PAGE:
Finding Other Resource - A Newsletter for Parents of First Grade Children
What Do You Think?
Mrs. McDonald and Mrs. Baker bump into each other at the elementary spring music concert. Mrs. Baker says, "Hi Jill, have you been reading the Centsible Parenting newsletters this school year?" "Yes," she answers, "we've learned a lot from reading them and my daughter really enjoyed the games and activities. The newsletters have made us think about the importance of teaching our children about money."
With the end of the school year comes the last issue of Centsible Parenting. Over the past months, this series of newsletters focused on teaching money management skills and concepts to children.
Teaching your child about money has aspects of earning, spending, saving and sharing. Hopefully the information and activities have helped you deal with these issues within your family.
Remember young children usually learn best by doing, so continue to offer your child as many experiences as possible.
Looking at Websites
Many websites are related to children and money. Websites come and go, but if you get to a couple, you'll usually find links to additional sites.
Be cautious as you and your child navigate the websites. It's a good idea to start with KidzPrivacy. This Federal Trade Commission website includes information for children and parents about online privacy issues for families. The website address is http://www.ftc.gov/bcp /conline/edcams/kidzprivacy/index.html.
The United States Mint has a site for elementary and middle school kids. It features games, cartoons, coin news, and coin camp. All the activities are about coins. It is interactive, educational, colorful, and fun. The website address is http://www.usmint.gov/kids.
Reading a Book
If you and your child like to read, spend some time at the library or a bookstore. You will discover old favorites and new titles relating to money and children. Books for children of all ages include both fiction and non-fiction.
Talk about the characters and their problems. If a child in the story is having trouble deciding what to do with an allowance, together you can read and talk about what the character did and how you might want to do the same thing or something different.
Books also offer a non-threatening way for you to pass on your values about money. Choose books that support what you believe about spending, saving, and sharing money.
How are You Doing?
Here is an exercise that may help you evaluate what you are or are not doing to teach your children money habits for life. "Yes" answers indicate ways you are helping your children learn money management skills. "No" answers could mean you may need to help them more. These are general questions for all children. The stage of development of the child will dictate how involved you get with topics presented in the questions.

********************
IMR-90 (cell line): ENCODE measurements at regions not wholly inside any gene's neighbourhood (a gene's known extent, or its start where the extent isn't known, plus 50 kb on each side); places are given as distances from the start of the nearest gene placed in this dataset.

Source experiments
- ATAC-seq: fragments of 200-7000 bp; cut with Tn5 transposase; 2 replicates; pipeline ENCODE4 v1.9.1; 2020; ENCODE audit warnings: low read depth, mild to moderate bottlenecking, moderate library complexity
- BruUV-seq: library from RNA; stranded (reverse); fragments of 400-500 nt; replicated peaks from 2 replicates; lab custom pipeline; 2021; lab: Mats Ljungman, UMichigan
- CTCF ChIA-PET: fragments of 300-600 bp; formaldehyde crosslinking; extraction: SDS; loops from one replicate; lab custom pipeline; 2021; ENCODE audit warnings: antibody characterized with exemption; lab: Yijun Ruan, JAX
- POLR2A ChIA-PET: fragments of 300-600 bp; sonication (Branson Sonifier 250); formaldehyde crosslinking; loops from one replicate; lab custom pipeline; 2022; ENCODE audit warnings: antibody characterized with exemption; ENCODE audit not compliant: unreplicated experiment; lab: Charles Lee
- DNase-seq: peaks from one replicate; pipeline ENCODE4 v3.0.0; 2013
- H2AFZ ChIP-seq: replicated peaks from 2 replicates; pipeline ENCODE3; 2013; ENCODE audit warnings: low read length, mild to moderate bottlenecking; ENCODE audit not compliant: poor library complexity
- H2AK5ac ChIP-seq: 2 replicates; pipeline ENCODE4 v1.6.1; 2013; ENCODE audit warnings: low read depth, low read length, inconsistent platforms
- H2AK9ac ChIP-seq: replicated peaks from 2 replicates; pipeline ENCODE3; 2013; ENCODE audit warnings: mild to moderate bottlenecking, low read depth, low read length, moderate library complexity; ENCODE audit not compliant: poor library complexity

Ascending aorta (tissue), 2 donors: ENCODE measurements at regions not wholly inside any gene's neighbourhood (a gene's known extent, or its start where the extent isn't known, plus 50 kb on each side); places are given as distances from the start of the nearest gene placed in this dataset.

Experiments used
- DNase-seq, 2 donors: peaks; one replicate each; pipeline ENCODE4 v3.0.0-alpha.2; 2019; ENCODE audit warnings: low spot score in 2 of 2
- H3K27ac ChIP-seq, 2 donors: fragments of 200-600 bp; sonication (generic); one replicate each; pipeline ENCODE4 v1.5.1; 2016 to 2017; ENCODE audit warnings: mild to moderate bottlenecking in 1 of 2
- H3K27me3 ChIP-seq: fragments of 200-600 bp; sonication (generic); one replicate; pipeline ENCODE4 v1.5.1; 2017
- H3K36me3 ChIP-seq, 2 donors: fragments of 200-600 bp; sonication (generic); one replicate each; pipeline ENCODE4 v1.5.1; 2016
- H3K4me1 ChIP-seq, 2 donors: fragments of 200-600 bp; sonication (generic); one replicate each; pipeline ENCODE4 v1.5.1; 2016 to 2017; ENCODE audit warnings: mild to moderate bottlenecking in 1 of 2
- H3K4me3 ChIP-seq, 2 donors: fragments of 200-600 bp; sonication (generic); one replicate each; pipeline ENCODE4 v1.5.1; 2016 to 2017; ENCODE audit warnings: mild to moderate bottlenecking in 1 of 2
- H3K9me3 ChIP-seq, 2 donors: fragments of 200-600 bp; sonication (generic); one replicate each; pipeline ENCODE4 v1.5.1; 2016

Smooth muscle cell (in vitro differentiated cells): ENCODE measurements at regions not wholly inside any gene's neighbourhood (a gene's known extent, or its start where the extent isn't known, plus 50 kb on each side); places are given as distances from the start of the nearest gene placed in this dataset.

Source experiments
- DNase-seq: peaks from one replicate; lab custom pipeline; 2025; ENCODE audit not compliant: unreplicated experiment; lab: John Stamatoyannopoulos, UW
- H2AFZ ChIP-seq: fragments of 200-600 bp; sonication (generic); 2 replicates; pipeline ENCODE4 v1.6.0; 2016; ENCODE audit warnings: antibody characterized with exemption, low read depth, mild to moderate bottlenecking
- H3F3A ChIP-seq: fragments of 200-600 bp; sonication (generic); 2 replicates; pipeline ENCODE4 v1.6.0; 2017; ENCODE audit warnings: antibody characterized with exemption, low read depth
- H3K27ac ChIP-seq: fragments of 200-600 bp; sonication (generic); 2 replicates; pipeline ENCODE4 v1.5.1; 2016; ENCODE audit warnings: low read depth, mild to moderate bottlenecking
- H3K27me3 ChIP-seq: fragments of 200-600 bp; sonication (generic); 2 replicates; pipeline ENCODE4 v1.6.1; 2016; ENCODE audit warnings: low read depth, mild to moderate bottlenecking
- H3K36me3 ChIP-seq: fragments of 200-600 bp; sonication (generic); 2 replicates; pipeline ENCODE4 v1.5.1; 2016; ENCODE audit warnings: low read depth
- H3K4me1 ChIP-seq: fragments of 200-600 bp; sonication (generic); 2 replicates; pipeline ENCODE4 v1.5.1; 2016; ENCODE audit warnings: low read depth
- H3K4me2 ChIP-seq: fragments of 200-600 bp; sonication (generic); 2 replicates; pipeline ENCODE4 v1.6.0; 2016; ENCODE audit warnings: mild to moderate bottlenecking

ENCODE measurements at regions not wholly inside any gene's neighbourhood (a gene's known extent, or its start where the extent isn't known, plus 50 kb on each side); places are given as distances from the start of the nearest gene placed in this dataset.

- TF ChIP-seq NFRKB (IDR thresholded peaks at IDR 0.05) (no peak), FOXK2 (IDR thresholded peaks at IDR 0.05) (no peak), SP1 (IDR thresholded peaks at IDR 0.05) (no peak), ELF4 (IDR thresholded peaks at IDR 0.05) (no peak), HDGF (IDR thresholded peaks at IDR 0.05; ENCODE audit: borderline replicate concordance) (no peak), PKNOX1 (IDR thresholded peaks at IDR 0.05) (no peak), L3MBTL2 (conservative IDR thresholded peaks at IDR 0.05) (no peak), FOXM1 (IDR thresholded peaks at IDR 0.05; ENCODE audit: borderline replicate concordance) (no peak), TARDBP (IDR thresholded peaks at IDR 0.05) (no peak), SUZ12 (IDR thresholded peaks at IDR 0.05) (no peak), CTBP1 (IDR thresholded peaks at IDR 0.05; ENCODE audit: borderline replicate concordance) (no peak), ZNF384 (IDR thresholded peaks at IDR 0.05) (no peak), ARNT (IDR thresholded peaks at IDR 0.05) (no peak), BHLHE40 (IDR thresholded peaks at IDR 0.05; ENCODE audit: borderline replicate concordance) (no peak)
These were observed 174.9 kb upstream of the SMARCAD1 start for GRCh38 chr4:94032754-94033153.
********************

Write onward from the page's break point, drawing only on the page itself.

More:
|1. Do each of my children have some money to manage without my interference?|
|2. Have I helped my children set up a spending/saving plan?|
|3. Do I avoid using money as a reward or punishment?|
|4. Do each of my children do some regular household chores?|
|5. Do I set a good example by being truthful about money matters?|
|6. Do I give my children more financial responsibilities as they get older?|
|7. Am I a good money manager, giving my children a good example to follow?|
|8. Do I allow my children to make their own decisions about money when there are alternatives?|
|9. Do I praise my children if they have made wise decisions with their money?|
|10. Do I help my children find ways to earn extra money that is age appropriate and suits their abilities and skills?|
|11. Do I allow my children to make mistakes related to money and help them understand the consequences?|
|12. Do I sometimes verbalize my own desire to acquire more goods and services than my income can handle so that my children know that I say "no" to myself too?|
Chart reprinted with permission from materials adapted for use in Iowa by Cynthia Needles Fletcher, professor and extension specialist, Department of Human Development and Family Studies, Iowa State University, from materials prepared by Alice Mills Morrow, extension family economics specialist, Oregon State University. Originally developed from publications by Washington State University and Clemson University Cooperative Extension Service, Clemson, South Carolina.
Prepared by Donna K. Donald, family life field specialist, and Vicki W. Sickels, former family support program associate, and edited by Laura Sternweis, communication specialist, Iowa State University Extension
...and justice for all The U.S. Department of Agriculture (USDA) prohibits discrimination in all its programs and activities on the basis of race, color, national origin, gender, religion, age, disability, political beliefs, sexual orientation, and marital or family status. (Not all prohibited bases apply to all programs.) Many materials can be made available in alternative formats for ADA clients. To file a complaint of discrimination, write USDA, Office of Civil Rights, Room 326-W, Whitten Building, 14th and Independence Avenue, SW, Washington, DC 20250-9410 or call 202-720-5964.
Issued in furtherance of Cooperative Extension work, Acts of May 8 and June 30, 1914, in cooperation with the U.S. Department of Agriculture. Stanley R. Johnson, director, Cooperative Extension Service, Iowa State University of Science and Technology, Ames, Iowa.
This newsletter is published for families with first grade children by Iowa State University Extension. For more information about parenting education, contact your local county extension office or access the Iowa State University Extension to Families website, www.extension.iastate.edu/families.
Reprinted with the permission of the Iowa State University Extension. © 2008 Iowa State University Extension.
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